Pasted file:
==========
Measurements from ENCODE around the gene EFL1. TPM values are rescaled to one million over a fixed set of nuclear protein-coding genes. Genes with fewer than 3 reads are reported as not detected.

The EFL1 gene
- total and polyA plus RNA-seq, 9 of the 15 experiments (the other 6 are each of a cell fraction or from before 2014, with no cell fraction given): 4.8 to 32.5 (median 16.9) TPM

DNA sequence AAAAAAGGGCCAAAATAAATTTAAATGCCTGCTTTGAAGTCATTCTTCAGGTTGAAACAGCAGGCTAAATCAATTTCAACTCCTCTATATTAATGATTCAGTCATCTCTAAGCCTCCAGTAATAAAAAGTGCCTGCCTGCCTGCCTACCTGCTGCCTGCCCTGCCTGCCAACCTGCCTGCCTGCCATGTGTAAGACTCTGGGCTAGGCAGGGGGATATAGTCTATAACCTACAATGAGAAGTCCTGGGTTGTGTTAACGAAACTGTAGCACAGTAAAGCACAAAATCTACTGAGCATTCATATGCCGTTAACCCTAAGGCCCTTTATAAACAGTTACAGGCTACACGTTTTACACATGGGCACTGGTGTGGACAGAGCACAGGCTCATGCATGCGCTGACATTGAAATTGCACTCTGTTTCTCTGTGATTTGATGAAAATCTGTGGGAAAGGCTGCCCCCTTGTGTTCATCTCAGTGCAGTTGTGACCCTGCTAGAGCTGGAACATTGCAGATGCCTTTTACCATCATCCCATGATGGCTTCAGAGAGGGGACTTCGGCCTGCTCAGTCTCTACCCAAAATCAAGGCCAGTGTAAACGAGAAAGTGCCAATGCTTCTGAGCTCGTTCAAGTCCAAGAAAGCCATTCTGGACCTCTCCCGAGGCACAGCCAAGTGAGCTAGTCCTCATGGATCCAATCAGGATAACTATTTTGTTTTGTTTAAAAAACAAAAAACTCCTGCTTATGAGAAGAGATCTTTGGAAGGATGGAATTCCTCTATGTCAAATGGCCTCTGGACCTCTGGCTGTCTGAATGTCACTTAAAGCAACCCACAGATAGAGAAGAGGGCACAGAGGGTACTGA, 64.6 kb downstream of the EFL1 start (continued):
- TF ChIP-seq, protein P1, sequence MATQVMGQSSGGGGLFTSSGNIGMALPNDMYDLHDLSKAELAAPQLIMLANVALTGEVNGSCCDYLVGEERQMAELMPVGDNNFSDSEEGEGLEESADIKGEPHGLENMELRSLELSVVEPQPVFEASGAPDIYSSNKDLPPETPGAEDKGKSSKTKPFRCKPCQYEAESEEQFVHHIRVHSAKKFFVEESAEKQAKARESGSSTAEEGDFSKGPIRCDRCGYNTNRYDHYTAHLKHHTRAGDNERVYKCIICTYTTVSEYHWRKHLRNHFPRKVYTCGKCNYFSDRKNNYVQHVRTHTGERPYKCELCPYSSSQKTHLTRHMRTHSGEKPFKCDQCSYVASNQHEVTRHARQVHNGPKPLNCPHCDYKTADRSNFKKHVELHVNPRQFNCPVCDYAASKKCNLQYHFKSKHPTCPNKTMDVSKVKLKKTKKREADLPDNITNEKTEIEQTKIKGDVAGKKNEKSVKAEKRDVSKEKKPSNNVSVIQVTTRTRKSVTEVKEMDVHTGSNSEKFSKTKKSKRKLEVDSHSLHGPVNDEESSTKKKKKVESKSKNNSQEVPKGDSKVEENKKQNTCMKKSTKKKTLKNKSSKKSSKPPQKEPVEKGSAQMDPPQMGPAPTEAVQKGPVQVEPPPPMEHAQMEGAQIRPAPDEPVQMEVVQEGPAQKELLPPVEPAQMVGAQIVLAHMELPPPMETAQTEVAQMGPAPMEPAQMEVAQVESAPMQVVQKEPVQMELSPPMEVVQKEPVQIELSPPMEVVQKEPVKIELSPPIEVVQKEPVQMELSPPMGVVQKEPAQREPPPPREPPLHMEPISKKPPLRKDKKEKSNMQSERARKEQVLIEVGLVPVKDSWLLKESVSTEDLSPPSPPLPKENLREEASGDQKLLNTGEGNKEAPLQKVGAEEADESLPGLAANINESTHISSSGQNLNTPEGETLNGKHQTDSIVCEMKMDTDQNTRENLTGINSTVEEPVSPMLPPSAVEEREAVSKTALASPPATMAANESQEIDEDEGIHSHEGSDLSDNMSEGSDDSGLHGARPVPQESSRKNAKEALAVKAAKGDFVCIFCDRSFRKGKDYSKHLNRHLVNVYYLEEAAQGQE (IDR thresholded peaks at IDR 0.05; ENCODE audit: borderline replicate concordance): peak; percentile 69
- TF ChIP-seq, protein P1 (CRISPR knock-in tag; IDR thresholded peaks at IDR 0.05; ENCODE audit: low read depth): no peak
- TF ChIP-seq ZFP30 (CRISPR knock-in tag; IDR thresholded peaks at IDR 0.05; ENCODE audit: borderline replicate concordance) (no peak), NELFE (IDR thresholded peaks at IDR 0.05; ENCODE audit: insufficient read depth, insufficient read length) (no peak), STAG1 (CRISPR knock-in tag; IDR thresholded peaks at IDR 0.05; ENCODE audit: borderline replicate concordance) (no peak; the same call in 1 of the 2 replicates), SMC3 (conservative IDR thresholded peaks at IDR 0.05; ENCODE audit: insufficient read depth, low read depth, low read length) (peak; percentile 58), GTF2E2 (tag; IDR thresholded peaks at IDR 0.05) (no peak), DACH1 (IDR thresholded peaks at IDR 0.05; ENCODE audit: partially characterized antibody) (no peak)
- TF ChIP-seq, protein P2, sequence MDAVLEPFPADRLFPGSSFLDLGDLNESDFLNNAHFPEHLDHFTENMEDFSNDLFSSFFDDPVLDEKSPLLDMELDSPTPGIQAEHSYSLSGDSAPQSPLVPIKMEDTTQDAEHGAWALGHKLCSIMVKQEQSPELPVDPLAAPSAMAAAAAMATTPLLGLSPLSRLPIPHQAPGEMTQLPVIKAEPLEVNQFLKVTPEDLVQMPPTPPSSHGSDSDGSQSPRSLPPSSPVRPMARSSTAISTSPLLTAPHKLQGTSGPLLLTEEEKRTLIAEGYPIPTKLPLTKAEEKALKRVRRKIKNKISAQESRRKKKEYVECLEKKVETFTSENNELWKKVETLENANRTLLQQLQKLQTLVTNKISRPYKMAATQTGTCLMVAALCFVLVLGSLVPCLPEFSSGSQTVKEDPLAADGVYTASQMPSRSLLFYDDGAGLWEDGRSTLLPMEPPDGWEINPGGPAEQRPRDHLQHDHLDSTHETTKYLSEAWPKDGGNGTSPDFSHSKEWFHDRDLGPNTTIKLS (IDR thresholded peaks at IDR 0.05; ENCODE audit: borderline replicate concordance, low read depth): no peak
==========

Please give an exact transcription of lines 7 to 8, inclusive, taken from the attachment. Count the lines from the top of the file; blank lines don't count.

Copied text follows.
- TF ChIP-seq ZFP30 (CRISPR knock-in tag; IDR thresholded peaks at IDR 0.05; ENCODE audit: borderline replicate concordance) (no peak), NELFE (IDR thresholded peaks at IDR 0.05; ENCODE audit: insufficient read depth, insufficient read length) (no peak), STAG1 (CRISPR knock-in tag; IDR thresholded peaks at IDR 0.05; ENCODE audit: borderline replicate concordance) (no peak; the same call in 1 of the 2 replicates), SMC3 (conservative IDR thresholded peaks at IDR 0.05; ENCODE audit: insufficient read depth, low read depth, low read length) (peak; percentile 58), GTF2E2 (tag; IDR thresholded peaks at IDR 0.05) (no peak), DACH1 (IDR thresholded peaks at IDR 0.05; ENCODE audit: partially characterized antibody) (no peak)
- TF ChIP-seq, protein P2, sequence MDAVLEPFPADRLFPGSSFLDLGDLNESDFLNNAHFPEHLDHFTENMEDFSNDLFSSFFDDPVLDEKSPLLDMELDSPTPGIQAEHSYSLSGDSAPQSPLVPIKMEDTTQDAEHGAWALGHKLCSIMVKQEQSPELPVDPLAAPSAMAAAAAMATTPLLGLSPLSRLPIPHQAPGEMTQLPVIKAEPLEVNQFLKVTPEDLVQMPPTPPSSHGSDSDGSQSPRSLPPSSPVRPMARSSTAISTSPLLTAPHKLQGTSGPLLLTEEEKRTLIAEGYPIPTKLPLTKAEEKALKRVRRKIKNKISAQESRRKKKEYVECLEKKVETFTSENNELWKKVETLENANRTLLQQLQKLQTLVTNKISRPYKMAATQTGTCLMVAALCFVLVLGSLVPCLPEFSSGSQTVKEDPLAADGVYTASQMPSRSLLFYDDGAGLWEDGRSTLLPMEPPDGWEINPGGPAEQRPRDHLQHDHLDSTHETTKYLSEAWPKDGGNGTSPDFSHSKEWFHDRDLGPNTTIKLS (IDR thresholded peaks at IDR 0.05; ENCODE audit: borderline replicate concordance, low read depth): no peak